When it comes to the potential of crypto, some see it as a futuristic concept that’s going to transform the financial landscape. Yet despite accelerating innovations, if you want to keep your assets secure, sound financial principles will still apply.
One of those fundamental principles is to manage risk by having a complete understanding of where you keep your assets, and what risks are associated with the management of those assets in custody. This doesn’t change when dealing with assets that range from stones to stablecoins.
Consider how this might be relevant to crypto – though the blockchain infrastructure you put your digital assets on may be secure, the custodian of those assets may be exposing them to unwanted high-risk reinvestment opportunities.
The Difference Between a Bank and a Trust
For many consumers, the first place they think to put their money is in a bank, because it feels safe. But why? Perhaps because banks have been around for centuries, it’s become easy to think of them as the center of the financial system. But remember, banks are also businesses seeking to make money. They offer the kinds of services many customers want – whether seeking a loan, a mortgage or an interest rate on deposits. Trust companies have existed for almost as long, and though they may be mistakenly thought of as being similar to banks, the differences are significant, and first among them is this:
A bank is a financial intermediary, accepting deposits into their reserves, and making loans against those reserves.
A trust is an arrangement that allows a third party or trustee to hold assets or property for a beneficiary or beneficiaries, but does not allow for the trust to use those reserves to facilitate other business.
Unlike a bank, a trust company does not lend your assets out – it holds your assets bankruptcy remote, fully segregated from corporate assets. Kept in a bank, your assets will likely be used to make loans, and should the bank go out of business, the insurance on your assets is capped at $250,000 by the Federal Deposit Insurance Corporation (FDIC). If your assets are held in safe custody by a trust company, and that company were to go out of business, your funds are held away from creditors, and fully redeemable at any time.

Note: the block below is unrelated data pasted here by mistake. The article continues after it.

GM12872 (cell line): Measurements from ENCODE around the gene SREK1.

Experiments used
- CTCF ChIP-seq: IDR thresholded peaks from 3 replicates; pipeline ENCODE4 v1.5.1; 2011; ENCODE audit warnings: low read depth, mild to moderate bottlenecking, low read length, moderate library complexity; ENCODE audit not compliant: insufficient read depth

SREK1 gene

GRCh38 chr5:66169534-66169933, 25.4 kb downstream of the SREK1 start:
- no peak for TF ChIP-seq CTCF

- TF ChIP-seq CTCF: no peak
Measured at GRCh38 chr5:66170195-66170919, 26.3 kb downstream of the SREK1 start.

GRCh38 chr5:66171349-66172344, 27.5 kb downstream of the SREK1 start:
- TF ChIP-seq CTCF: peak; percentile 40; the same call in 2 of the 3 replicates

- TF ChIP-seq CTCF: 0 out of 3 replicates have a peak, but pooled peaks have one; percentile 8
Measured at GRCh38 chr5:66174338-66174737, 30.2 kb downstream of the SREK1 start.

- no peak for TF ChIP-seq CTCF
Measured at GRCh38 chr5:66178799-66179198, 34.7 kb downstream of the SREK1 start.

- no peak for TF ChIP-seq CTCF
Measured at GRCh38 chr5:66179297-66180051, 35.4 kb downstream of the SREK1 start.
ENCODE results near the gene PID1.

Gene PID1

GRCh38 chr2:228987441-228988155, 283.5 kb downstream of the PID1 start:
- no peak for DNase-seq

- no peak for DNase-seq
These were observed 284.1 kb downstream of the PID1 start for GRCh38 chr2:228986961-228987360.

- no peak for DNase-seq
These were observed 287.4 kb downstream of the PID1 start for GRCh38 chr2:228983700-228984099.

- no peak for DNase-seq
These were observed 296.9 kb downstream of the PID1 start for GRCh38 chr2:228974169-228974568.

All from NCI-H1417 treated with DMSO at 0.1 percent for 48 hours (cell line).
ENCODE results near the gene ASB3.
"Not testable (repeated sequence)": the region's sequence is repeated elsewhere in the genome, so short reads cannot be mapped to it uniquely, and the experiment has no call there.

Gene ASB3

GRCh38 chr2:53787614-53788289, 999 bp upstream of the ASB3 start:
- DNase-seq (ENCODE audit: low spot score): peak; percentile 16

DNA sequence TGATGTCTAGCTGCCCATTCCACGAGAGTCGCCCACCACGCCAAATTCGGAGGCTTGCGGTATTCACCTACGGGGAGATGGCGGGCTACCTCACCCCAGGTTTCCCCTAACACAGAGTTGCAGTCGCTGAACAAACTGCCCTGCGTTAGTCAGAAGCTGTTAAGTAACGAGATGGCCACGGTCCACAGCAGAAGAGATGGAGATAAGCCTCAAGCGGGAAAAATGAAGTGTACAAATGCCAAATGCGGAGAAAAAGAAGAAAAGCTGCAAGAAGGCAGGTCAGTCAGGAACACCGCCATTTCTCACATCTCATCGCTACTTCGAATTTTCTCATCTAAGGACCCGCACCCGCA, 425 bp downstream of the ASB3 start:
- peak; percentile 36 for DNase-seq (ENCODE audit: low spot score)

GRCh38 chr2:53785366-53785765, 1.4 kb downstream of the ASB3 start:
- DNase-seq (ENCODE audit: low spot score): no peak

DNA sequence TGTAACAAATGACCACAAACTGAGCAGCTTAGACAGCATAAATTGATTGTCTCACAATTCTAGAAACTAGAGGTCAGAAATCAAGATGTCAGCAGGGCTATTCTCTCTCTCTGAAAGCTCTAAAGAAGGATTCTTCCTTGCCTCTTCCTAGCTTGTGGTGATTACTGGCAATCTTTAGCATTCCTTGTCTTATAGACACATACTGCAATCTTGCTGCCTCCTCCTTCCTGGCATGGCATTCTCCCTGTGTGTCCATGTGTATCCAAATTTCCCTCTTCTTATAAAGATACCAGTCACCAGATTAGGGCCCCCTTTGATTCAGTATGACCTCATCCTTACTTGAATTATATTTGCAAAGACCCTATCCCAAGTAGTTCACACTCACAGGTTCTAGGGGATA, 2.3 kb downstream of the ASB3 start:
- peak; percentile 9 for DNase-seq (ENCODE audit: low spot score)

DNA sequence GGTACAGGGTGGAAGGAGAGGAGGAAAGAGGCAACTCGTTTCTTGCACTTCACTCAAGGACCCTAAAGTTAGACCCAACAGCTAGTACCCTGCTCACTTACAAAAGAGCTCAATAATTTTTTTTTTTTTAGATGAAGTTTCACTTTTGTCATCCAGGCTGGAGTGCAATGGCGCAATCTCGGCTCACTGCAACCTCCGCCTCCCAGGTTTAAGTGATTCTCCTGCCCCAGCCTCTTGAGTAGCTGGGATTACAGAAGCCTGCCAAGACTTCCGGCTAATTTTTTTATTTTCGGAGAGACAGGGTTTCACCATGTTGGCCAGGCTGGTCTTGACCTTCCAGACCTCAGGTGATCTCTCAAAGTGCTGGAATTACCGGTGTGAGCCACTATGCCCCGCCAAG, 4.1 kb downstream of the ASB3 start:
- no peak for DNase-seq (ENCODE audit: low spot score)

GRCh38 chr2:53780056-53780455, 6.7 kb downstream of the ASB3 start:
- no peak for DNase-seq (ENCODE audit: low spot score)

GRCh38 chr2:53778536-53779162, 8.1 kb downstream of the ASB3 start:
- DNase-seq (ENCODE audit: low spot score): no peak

Why This Matters to Your Digital Assets
Understanding this basic difference between banks and trusts can change one’s perception of the volatility of digital assets. It’s easy to blend all cryptocurrencies together when speaking casually about the marketplace, but a digital wallet issued by a payment provider or banking entity that does not hold your assets in bankruptcy remote accounts may not be as secure as a digital wallet issued by a regulated trust company where every stablecoin lives up to its name.
While FDIC insurance is a reliable and welcome market stabilizer, holding assets in custody with oversight from a prudent regulator is the best way to ensure crypto assets are only as volatile as marketplace value dictates.
With a prudent reserve strategy in place, required transparency about the nature of the reserves becomes an expectation – driving even more transparency.
In the future, banks and other financial institutions will remain at the center of the consumer marketplace, and as they expand their offerings to include crypto, definitive reserve strategies are going to be best served in partnerships with trust companies and experienced crypto brokers.
As a regulated trust company offering crypto brokerage services, Paxos has worked for over a decade to bring a unique, best-in-class solution to banks and others interested in offering crypto.
Learn more about Paxos Trust Company and our crypto brokerage offerings here.